Don't get me wrong. I had so much fun going to different events and meeting interesting people, but every night I return home exhausted by the time I had to write the story. Also I'm holding down a full time job. Promoting the social media and connecting with people made me realize that I'm nowhere near I expected to be at this point of my life.

I need to buckle down so I eliminated distractions including Facebook (my personal - not business page) and started emailing farmer markets to see if they would accept my wares. Many of the greater Philadelphia area markets are already closed to new members unbeknownst to me.

Finally one market emailed me back and sent me an application. Pending approval from a health department inspection, I'm in to sell pastries next month. 

How exciting and terrifying. I have a menu ready and need to do my cost control. I hate cost control. Is there a computer program or an app for cost control?

I am trying to avoid any potential nightmares. There are many suggestion to shoppers and visitors to Farmers Markets, but nothing out there for first time vendors. As usual I expect to make several catastrophic mistakes, so let the "What Not To Do" list begin with me. Sometimes I think my purpose in my life is to show other people what not to do.

Wednesday, February 17

Classified Brownies

A few years ago when I was a pastry chef at a small bistro in Philadelphia, my chef requested that I come up with a signature brownie. Now I can debate for awhile in what makes a good brownie, but in my opinion, it's fudgy, but not too much, kind of cakey, and definitely not dry. 


I would prefer pecans or walnuts, but I know some people would take that as a sacrilege. A brownie recipe may not sound like a big deal, but next to cookies it's my favorite American dessert. I wanted to give my customers who desired a sweet end their meal with something that rocked their taste buds.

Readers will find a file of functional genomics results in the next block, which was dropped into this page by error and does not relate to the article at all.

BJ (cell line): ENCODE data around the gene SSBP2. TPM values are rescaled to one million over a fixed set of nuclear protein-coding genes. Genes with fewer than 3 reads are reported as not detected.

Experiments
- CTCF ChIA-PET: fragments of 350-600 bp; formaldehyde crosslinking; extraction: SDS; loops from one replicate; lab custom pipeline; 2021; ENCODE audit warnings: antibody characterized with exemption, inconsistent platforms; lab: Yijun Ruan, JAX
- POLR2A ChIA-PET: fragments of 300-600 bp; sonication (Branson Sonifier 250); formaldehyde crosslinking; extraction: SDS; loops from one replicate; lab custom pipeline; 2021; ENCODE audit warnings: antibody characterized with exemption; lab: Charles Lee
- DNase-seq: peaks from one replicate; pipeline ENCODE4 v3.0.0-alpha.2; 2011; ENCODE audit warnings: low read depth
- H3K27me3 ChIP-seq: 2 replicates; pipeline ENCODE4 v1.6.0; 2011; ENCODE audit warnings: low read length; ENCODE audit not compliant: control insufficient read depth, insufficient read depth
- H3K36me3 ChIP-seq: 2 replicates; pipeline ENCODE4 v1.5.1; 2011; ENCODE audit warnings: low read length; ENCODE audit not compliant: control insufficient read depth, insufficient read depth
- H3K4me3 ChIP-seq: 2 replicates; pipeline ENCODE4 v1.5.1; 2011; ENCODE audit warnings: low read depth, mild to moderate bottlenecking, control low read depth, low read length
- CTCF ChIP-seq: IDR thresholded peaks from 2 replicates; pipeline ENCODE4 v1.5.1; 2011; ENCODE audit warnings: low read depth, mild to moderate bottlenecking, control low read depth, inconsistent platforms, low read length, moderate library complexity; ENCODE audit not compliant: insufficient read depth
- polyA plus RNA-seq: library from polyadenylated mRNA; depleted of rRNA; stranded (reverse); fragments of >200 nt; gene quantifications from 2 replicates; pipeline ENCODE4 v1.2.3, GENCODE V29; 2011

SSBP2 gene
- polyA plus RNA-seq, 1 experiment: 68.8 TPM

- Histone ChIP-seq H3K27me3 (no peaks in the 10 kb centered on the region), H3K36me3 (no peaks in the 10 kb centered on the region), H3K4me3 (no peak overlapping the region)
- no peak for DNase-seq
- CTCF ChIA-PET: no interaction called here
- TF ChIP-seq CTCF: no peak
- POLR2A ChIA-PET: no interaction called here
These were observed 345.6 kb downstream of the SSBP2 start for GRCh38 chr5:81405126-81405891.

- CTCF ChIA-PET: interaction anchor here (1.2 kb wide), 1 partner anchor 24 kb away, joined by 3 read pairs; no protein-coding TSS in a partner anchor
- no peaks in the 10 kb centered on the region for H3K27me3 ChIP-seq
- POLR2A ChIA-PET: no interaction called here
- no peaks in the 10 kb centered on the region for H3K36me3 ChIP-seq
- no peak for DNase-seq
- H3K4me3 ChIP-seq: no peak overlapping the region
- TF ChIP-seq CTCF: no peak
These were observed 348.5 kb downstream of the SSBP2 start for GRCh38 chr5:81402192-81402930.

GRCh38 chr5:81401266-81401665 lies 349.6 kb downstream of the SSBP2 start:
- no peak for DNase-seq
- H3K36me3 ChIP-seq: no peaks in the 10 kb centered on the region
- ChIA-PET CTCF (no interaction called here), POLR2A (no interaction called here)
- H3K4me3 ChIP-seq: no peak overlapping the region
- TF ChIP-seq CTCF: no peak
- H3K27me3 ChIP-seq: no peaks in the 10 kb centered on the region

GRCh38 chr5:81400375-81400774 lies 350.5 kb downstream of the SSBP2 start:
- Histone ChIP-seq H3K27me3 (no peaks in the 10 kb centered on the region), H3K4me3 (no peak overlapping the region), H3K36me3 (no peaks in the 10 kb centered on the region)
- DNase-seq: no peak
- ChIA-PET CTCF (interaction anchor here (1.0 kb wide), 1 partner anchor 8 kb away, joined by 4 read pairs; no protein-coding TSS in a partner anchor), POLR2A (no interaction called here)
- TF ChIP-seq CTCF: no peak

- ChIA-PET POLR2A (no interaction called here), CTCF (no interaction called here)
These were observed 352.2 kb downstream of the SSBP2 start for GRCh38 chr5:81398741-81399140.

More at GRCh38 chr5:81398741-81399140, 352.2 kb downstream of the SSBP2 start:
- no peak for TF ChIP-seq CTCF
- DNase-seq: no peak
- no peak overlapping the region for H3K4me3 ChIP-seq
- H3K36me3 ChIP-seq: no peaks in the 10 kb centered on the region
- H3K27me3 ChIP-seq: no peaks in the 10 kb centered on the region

At that time, my test subjects were the dishwashers and servers. The servers knew how much my desserts meant to me and always came back to tell me if a guest said something lovely specifically about my dessert turnout. I cooked to make the customers happy and not for reviews (which I did get phenomenal feedback there as well).

I knew I made the best brownie when a server tried it and said:

"It's like having an orgasm in my mouth!"

:: Drop Mic :: 

The kitchen dropped deadly silent and then we all erupted in laughter. She was beet red, but I left the line to hug her (it was before opening).

Now my chef was a real douche. I don't mind hard work or long hours, but this guy would wait until I came in and completed my prep to say, "I checked the books. We don't need you tonight." If he was honest and said that he didn't need me on the line (note: I also prepped for the hot side and worked the salad line if it wasn't busy on dessert), I would have been fine with it.. He didn’t think desserts were needed or that pastry chefs particularly were talented.

No, Chef Dingleberry waited until I was done so he can get the already overworked dishwashers to do the pastry line without paying them additional money. 

After several weeks of this going on, Chef D started hinting that maybe I should leave my recipes at work. This is a brownie, but I don't like it when people start getting sly and think that I'm a fool. I'm many things, but I'm not stupid.

So I left a copy of my recipes -- with the ingredients changed.

After I left that job, I went on to a bread baking position and never had an opportunity to make brownies until several years later. It's a fairly simple recipe, but with one change makes it a world of difference.

Sitting back eating a brownie with coffee makes me smile. I viewed their menu soon after I left. The brownies were no longer on the menu.

Wednesday, January 27

Recipe Revamp: Girl Scout's Peanut Butter Sandwich Cookies

I’m a food snob with a guilty pleasure. There are some process foods I enjoy, but for the life of me I cannot figure out why people drop their drawers for Girl Scout cookies.

It could be that I was the world’s worst Girl Scout. I think I quit after a month. It’s an organization that supports girls regardless of age, race, religious, or ethnicity. I’m all for that – I’m against the manufactured-made boxes of cookies that people are ready to trample others for.